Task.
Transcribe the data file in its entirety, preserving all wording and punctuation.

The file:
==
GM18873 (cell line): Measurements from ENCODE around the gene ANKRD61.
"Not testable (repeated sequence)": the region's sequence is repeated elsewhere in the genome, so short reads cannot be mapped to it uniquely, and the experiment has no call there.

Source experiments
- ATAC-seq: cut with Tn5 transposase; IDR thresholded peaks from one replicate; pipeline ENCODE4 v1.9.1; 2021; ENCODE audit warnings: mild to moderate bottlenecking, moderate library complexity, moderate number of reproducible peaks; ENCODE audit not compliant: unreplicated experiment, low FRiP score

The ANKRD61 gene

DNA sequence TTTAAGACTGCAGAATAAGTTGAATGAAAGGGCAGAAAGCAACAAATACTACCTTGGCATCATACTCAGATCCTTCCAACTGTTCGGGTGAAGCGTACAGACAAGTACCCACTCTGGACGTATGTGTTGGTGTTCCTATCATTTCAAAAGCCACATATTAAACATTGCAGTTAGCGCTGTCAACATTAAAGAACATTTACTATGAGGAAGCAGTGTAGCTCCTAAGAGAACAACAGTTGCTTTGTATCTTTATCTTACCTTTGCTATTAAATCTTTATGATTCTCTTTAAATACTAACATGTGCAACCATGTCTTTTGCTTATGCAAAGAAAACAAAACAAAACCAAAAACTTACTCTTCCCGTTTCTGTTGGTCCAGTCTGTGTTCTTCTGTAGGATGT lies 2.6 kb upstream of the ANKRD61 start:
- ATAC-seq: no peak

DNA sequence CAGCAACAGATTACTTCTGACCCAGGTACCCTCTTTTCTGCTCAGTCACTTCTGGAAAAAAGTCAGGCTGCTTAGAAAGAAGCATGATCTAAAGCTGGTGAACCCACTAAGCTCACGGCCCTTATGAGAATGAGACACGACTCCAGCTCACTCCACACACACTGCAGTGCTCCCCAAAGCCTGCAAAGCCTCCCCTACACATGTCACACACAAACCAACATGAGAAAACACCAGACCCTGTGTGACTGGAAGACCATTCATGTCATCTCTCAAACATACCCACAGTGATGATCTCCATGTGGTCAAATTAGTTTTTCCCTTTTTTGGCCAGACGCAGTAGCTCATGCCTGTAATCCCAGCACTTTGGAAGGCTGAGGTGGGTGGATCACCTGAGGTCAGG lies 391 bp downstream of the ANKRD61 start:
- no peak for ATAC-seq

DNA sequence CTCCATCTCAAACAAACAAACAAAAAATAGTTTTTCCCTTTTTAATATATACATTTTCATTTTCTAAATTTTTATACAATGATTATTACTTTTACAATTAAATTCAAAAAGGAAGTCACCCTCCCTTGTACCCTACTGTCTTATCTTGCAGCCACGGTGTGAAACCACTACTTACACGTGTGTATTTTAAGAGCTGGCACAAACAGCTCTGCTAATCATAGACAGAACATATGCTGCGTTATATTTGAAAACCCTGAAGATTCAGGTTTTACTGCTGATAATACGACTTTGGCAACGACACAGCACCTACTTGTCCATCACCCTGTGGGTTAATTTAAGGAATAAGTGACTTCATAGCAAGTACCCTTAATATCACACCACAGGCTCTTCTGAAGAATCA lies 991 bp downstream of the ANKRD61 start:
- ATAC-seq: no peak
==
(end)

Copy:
GM18873 (cell line): Measurements from ENCODE around the gene ANKRD61.
"Not testable (repeated sequence)": the region's sequence is repeated elsewhere in the genome, so short reads cannot be mapped to it uniquely, and the experiment has no call there.

Source experiments
- ATAC-seq: cut with Tn5 transposase; IDR thresholded peaks from one replicate; pipeline ENCODE4 v1.9.1; 2021; ENCODE audit warnings: mild to moderate bottlenecking, moderate library complexity, moderate number of reproducible peaks; ENCODE audit not compliant: unreplicated experiment, low FRiP score

The ANKRD61 gene

DNA sequence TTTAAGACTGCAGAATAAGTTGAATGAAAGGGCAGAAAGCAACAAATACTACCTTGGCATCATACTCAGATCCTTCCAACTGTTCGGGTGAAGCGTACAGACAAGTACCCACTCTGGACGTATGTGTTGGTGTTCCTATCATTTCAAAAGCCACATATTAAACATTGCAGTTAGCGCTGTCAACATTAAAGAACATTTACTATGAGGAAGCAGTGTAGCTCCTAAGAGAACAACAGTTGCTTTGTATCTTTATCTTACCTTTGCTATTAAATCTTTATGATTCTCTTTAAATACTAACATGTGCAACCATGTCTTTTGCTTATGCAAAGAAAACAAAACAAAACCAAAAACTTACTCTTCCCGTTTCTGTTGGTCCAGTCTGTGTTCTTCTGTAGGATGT lies 2.6 kb upstream of the ANKRD61 start:
- ATAC-seq: no peak

DNA sequence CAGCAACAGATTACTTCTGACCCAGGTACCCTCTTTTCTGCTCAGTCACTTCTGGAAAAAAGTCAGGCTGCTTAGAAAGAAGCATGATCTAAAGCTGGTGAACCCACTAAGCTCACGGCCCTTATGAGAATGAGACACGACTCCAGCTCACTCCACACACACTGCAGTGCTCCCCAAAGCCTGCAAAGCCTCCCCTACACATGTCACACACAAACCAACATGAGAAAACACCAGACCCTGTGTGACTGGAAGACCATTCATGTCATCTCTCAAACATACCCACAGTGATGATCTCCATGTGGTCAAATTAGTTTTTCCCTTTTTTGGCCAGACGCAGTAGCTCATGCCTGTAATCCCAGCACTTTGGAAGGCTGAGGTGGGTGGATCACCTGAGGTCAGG lies 391 bp downstream of the ANKRD61 start:
- no peak for ATAC-seq

DNA sequence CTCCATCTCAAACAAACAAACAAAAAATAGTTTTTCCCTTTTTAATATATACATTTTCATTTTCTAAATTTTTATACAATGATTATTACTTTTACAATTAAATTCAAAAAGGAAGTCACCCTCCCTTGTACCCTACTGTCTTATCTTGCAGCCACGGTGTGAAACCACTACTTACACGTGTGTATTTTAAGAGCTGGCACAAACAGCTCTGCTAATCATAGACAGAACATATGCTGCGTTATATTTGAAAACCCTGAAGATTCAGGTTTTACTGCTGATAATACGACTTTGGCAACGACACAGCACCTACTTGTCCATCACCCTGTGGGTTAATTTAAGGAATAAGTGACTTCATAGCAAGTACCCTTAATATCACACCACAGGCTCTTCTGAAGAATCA lies 991 bp downstream of the ANKRD61 start:
- ATAC-seq: no peak